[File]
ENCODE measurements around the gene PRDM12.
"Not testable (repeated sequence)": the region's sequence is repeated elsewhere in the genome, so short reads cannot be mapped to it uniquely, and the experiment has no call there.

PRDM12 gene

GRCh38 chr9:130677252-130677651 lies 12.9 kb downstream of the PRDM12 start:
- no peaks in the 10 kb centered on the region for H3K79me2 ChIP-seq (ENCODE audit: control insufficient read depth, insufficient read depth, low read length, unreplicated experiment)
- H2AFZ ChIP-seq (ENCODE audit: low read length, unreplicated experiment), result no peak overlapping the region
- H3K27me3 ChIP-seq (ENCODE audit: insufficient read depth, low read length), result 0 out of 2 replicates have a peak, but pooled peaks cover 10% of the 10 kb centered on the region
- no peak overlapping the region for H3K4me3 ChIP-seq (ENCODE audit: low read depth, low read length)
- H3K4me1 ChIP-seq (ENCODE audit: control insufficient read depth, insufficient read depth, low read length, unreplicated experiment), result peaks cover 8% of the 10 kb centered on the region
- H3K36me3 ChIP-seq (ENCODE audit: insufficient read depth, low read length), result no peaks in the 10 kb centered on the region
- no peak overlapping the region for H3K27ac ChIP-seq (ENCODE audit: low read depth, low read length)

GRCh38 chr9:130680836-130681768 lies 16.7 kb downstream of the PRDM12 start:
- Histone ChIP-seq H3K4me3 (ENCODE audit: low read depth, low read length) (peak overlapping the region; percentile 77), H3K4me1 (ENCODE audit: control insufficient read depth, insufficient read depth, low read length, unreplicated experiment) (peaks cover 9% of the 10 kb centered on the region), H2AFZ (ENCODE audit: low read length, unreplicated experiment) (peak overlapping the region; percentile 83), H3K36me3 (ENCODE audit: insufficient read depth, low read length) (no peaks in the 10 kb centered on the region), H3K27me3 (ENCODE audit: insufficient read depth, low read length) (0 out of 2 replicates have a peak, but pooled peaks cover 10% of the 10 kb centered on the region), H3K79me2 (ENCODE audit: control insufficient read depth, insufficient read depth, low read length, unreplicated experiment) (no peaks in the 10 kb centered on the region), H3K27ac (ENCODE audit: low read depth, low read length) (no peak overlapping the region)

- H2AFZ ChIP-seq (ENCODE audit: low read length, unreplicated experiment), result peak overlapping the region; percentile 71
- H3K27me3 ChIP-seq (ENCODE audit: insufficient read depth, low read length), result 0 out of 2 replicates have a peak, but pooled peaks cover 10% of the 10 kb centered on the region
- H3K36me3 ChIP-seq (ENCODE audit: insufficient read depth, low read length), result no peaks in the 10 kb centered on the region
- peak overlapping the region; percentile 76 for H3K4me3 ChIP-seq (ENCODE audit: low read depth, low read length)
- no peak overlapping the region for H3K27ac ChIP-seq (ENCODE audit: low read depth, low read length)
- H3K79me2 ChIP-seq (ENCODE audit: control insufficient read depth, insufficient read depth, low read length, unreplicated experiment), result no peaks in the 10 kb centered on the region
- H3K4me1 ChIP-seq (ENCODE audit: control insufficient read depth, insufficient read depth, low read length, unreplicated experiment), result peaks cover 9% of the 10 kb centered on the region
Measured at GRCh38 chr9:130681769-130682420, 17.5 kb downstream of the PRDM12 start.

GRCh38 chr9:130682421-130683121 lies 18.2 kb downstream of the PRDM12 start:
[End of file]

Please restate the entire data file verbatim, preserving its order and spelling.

ENCODE measurements around the gene PRDM12.
"Not testable (repeated sequence)": the region's sequence is repeated elsewhere in the genome, so short reads cannot be mapped to it uniquely, and the experiment has no call there.

PRDM12 gene

GRCh38 chr9:130677252-130677651 lies 12.9 kb downstream of the PRDM12 start:
- no peaks in the 10 kb centered on the region for H3K79me2 ChIP-seq (ENCODE audit: control insufficient read depth, insufficient read depth, low read length, unreplicated experiment)
- H2AFZ ChIP-seq (ENCODE audit: low read length, unreplicated experiment), result no peak overlapping the region
- H3K27me3 ChIP-seq (ENCODE audit: insufficient read depth, low read length), result 0 out of 2 replicates have a peak, but pooled peaks cover 10% of the 10 kb centered on the region
- no peak overlapping the region for H3K4me3 ChIP-seq (ENCODE audit: low read depth, low read length)
- H3K4me1 ChIP-seq (ENCODE audit: control insufficient read depth, insufficient read depth, low read length, unreplicated experiment), result peaks cover 8% of the 10 kb centered on the region
- H3K36me3 ChIP-seq (ENCODE audit: insufficient read depth, low read length), result no peaks in the 10 kb centered on the region
- no peak overlapping the region for H3K27ac ChIP-seq (ENCODE audit: low read depth, low read length)

GRCh38 chr9:130680836-130681768 lies 16.7 kb downstream of the PRDM12 start:
- Histone ChIP-seq H3K4me3 (ENCODE audit: low read depth, low read length) (peak overlapping the region; percentile 77), H3K4me1 (ENCODE audit: control insufficient read depth, insufficient read depth, low read length, unreplicated experiment) (peaks cover 9% of the 10 kb centered on the region), H2AFZ (ENCODE audit: low read length, unreplicated experiment) (peak overlapping the region; percentile 83), H3K36me3 (ENCODE audit: insufficient read depth, low read length) (no peaks in the 10 kb centered on the region), H3K27me3 (ENCODE audit: insufficient read depth, low read length) (0 out of 2 replicates have a peak, but pooled peaks cover 10% of the 10 kb centered on the region), H3K79me2 (ENCODE audit: control insufficient read depth, insufficient read depth, low read length, unreplicated experiment) (no peaks in the 10 kb centered on the region), H3K27ac (ENCODE audit: low read depth, low read length) (no peak overlapping the region)

- H2AFZ ChIP-seq (ENCODE audit: low read length, unreplicated experiment), result peak overlapping the region; percentile 71
- H3K27me3 ChIP-seq (ENCODE audit: insufficient read depth, low read length), result 0 out of 2 replicates have a peak, but pooled peaks cover 10% of the 10 kb centered on the region
- H3K36me3 ChIP-seq (ENCODE audit: insufficient read depth, low read length), result no peaks in the 10 kb centered on the region
- peak overlapping the region; percentile 76 for H3K4me3 ChIP-seq (ENCODE audit: low read depth, low read length)
- no peak overlapping the region for H3K27ac ChIP-seq (ENCODE audit: low read depth, low read length)
- H3K79me2 ChIP-seq (ENCODE audit: control insufficient read depth, insufficient read depth, low read length, unreplicated experiment), result no peaks in the 10 kb centered on the region
- H3K4me1 ChIP-seq (ENCODE audit: control insufficient read depth, insufficient read depth, low read length, unreplicated experiment), result peaks cover 9% of the 10 kb centered on the region
Measured at GRCh38 chr9:130681769-130682420, 17.5 kb downstream of the PRDM12 start.

GRCh38 chr9:130682421-130683121 lies 18.2 kb downstream of the PRDM12 start: